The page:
What is the viscosity grade of an engine oil?
10W30, 5W40, 0W20… What are engine oil grades? Are there different kinds of viscosity grades as per low and high temperatures? How do we know which viscosity grade of an engine oil fits our vehicle? Let’s take you through the viscosity grades of an engine oil.
Viscosity is determined by the fluid’s resistance to flow. The viscosity grade of an engine oil provides information on the oil’s resistance to flow in your vehicle’s engine. An engine oil with a low viscosity grade will be more fluid and will flow easily. On the other hand, the engine oil with a higher grade is thicker and makes the flow slower which allows the formation of a protective layer on engine parts.
Engine oils are affected by the temperature, a grade gives information on the use and flow of the fluid when hot and cold temperatures exist.
For an overview:
At low temperatures, an engine oil with a low viscosity grade is advised as it facilitates circulation of the lubricant in your vehicle during a cold engine start.
At high temperatures, an engine oil with a high viscosity grade is preferred as it will be more resistant in the crucial areas of the engine (hot areas). As it is thicker, it reduces wear and breakage and prevents friction between parts.
Hence, it is very important that you pick the right engine oil for your vehicle’s engine to run smoothly. Engine oil reduces friction between parts, cools your engine, releases impurities and inhibits the formation of corrosion in the engine circuit.
The Society of Automotive Engineers (SAE) has developed a system for classifying oils according to their viscosity grade at low and high temperatures. Here are the different engine oil grades are per viscosity:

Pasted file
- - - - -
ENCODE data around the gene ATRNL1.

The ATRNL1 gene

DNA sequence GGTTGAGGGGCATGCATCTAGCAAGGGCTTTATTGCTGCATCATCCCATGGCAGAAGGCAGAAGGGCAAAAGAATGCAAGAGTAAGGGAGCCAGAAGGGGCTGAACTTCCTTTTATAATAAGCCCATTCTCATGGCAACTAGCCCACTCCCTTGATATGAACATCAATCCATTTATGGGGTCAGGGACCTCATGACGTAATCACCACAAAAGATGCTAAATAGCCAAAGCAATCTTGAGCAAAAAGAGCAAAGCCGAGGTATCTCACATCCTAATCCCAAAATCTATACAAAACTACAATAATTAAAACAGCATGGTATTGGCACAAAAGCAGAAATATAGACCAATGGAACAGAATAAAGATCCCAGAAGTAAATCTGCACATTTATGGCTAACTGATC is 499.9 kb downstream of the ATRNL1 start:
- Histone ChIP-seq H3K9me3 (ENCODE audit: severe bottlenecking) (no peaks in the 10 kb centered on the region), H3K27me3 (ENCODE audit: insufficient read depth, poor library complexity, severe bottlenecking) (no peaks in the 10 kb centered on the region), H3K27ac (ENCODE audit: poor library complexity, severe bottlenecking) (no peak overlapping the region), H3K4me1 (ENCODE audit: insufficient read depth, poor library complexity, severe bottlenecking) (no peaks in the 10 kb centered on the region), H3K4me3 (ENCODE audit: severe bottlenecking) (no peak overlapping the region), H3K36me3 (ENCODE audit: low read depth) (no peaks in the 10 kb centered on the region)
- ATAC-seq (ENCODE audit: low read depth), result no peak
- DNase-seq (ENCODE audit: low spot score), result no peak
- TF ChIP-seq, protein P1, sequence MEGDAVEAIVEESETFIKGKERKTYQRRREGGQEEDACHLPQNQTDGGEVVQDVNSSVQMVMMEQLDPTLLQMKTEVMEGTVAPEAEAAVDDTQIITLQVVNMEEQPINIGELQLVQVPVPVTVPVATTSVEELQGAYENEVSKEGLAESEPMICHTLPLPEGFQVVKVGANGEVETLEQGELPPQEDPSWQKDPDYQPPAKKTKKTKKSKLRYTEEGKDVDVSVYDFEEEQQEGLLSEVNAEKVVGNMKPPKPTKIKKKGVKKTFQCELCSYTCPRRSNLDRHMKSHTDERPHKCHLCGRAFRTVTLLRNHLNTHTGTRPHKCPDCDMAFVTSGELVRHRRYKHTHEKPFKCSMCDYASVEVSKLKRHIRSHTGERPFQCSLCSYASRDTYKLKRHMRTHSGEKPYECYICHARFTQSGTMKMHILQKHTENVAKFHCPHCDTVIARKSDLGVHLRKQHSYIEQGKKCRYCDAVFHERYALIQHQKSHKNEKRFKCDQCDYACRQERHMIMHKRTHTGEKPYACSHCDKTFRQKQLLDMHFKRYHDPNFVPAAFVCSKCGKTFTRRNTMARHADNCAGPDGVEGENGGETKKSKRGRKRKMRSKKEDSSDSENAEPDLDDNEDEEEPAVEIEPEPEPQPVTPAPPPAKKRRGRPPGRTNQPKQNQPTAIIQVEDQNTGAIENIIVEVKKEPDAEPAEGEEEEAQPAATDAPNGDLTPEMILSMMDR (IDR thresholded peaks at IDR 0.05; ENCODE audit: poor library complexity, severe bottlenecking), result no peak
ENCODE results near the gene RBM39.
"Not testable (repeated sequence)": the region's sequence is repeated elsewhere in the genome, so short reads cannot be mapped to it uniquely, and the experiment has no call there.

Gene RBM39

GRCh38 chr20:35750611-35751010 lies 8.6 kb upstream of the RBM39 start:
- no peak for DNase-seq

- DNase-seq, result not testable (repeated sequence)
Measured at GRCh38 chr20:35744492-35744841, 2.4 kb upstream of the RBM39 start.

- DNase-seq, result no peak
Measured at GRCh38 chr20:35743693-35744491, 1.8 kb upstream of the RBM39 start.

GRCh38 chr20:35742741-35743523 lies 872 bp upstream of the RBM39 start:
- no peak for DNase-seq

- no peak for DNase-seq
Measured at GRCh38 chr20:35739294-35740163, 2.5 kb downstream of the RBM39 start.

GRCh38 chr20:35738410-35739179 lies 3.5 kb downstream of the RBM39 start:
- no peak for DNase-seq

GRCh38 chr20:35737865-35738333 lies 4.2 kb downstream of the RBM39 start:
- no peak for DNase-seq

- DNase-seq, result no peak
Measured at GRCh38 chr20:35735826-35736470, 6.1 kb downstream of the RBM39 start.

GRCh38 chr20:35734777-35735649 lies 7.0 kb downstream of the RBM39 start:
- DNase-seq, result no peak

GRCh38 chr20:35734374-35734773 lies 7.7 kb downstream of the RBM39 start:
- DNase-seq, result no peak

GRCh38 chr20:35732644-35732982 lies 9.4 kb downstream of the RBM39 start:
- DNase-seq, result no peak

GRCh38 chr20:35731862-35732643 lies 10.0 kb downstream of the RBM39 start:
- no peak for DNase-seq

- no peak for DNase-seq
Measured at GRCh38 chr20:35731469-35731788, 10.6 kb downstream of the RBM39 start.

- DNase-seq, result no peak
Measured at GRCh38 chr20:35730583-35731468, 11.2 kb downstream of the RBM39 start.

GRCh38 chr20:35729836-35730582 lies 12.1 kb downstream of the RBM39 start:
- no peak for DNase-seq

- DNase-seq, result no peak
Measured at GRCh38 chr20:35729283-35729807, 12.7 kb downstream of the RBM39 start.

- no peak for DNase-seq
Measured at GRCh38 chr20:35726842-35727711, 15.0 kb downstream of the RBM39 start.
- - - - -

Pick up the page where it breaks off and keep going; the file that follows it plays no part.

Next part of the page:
Monograde oils are used over a relatively small temperature range. They are generally designed for older vehicle types. This type of oil breaks down into two categories that depend on the season when you will be using your vehicle.
Monograde oils fall in two categories:
The low engine oil viscosity grades end with a “W” and are usually suited for winter use. For Eg: SAE 0W, 5W, 10W, 15W, 20W and 25W engine oils.
The high engine oil viscosity grades are not marked “W” and are suited for summer use. For Eg: SAE 8, 12, 16, 20, 30, 40, 50 or 60 engine oils.
Nowadays, multigrade oils are most popular because they suit current vehicle models well. They also have the advantage of being usable in all seasons.
Multigrade oils must fulfill two viscosity specifications, their viscosity grades consist of two numbers. For Eg: 10W30. 10W is the low-temperature viscosity (winter) whereas 30 is the high-temperature viscosity oil (summer). Multigrade oils are less affected by temperature variations than monograde oils. It is due to this that multigrade oil containers have a number on either side of the “W”. On the most frequently purchased engine oils, you will see values such as 5W40, 20W40, or 10W30.
If you have a doubt when choosing the viscosity grade of your engine oil, check the owner’s manual, engine oil specifications by the vehicle’s manufacturer or ask a professional for some advice.